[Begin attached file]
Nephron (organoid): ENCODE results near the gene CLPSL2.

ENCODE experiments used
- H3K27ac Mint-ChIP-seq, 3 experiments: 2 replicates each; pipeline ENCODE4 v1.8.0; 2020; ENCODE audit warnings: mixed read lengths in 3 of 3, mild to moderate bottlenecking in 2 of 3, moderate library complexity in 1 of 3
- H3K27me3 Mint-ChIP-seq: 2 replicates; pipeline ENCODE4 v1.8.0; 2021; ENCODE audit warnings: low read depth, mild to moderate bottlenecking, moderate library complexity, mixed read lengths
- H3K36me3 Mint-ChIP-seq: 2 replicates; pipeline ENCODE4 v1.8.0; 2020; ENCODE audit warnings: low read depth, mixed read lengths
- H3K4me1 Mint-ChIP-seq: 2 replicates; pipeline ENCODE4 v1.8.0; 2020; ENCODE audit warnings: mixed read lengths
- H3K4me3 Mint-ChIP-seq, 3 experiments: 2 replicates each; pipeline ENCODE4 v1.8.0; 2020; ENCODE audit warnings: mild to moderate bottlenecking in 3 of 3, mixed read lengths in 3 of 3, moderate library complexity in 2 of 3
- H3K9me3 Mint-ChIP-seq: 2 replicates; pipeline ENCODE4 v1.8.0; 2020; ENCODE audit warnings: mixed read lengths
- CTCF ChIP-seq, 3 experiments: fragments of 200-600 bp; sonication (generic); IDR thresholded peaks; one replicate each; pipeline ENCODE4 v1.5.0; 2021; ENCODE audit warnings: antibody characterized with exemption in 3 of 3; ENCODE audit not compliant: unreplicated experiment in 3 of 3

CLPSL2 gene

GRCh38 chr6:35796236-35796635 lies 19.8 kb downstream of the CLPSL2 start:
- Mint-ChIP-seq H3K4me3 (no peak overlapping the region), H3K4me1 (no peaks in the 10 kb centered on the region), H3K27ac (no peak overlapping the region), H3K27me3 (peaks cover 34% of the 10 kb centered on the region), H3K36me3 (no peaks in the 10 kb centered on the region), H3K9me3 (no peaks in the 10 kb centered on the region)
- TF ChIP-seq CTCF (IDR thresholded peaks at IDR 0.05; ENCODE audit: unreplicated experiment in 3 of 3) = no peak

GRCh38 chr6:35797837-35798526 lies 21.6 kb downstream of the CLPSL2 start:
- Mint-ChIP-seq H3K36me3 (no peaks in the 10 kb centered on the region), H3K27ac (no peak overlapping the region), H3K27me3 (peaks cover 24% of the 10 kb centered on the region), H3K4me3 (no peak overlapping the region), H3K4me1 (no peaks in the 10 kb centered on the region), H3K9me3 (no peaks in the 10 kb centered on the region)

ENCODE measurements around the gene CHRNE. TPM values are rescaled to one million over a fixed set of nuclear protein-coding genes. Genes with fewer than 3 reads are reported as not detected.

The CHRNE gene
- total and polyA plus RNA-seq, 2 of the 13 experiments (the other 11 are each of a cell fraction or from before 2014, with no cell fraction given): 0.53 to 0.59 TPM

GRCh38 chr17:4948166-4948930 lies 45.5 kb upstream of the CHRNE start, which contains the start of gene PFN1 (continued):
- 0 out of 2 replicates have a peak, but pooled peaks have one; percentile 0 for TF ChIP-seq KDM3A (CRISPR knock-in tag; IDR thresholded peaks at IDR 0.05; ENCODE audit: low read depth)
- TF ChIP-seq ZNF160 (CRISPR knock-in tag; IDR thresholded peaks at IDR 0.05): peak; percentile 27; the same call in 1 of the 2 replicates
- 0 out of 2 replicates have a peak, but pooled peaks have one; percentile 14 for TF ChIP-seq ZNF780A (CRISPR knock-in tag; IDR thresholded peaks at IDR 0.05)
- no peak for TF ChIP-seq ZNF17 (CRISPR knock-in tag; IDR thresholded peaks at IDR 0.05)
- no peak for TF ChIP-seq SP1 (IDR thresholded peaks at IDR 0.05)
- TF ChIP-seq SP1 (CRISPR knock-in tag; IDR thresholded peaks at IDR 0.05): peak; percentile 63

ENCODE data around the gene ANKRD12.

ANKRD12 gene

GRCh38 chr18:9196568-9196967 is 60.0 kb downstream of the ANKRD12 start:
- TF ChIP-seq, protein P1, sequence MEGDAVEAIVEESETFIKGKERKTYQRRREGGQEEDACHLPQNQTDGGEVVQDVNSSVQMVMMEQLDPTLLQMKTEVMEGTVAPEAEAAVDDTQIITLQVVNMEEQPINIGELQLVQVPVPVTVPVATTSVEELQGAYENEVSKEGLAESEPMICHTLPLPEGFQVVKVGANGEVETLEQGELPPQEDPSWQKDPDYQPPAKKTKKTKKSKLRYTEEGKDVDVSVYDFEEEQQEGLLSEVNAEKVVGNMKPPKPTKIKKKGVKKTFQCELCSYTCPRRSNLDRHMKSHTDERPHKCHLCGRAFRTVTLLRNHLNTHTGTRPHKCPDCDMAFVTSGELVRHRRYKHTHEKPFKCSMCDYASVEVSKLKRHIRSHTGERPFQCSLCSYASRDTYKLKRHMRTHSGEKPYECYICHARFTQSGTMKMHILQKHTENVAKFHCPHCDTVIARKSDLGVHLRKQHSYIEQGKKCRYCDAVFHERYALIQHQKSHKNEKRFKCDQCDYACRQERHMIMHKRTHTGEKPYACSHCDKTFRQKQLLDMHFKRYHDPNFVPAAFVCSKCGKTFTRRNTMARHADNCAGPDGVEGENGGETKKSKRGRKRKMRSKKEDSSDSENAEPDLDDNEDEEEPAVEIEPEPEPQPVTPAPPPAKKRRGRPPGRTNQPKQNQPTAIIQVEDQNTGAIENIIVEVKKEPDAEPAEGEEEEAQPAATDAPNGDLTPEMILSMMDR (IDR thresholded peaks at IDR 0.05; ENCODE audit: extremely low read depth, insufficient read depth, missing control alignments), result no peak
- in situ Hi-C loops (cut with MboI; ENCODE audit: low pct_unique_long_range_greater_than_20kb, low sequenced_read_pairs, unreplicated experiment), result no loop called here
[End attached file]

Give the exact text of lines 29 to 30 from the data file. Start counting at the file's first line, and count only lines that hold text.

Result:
- TF ChIP-seq, protein P1, sequence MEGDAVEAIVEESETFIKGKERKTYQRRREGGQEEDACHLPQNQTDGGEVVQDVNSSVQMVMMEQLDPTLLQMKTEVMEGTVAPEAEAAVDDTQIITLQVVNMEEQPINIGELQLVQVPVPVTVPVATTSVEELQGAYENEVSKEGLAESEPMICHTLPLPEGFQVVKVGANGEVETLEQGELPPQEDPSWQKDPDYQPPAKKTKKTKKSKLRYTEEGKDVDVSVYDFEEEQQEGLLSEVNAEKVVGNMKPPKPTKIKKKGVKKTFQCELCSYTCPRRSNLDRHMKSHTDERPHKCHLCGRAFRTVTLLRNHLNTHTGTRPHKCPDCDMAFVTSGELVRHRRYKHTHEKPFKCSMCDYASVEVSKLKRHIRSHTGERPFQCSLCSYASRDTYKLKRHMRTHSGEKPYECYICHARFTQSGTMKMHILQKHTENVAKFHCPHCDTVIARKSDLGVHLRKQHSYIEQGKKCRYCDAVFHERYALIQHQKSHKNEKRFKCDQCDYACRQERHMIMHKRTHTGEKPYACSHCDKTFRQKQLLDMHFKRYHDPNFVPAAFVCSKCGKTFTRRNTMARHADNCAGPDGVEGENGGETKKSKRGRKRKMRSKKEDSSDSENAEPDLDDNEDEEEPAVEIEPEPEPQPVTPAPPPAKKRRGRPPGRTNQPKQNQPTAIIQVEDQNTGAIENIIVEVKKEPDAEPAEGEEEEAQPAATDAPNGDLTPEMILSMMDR (IDR thresholded peaks at IDR 0.05; ENCODE audit: extremely low read depth, insufficient read depth, missing control alignments), result no peak
- in situ Hi-C loops (cut with MboI; ENCODE audit: low pct_unique_long_range_greater_than_20kb, low sequenced_read_pairs, unreplicated experiment), result no loop called here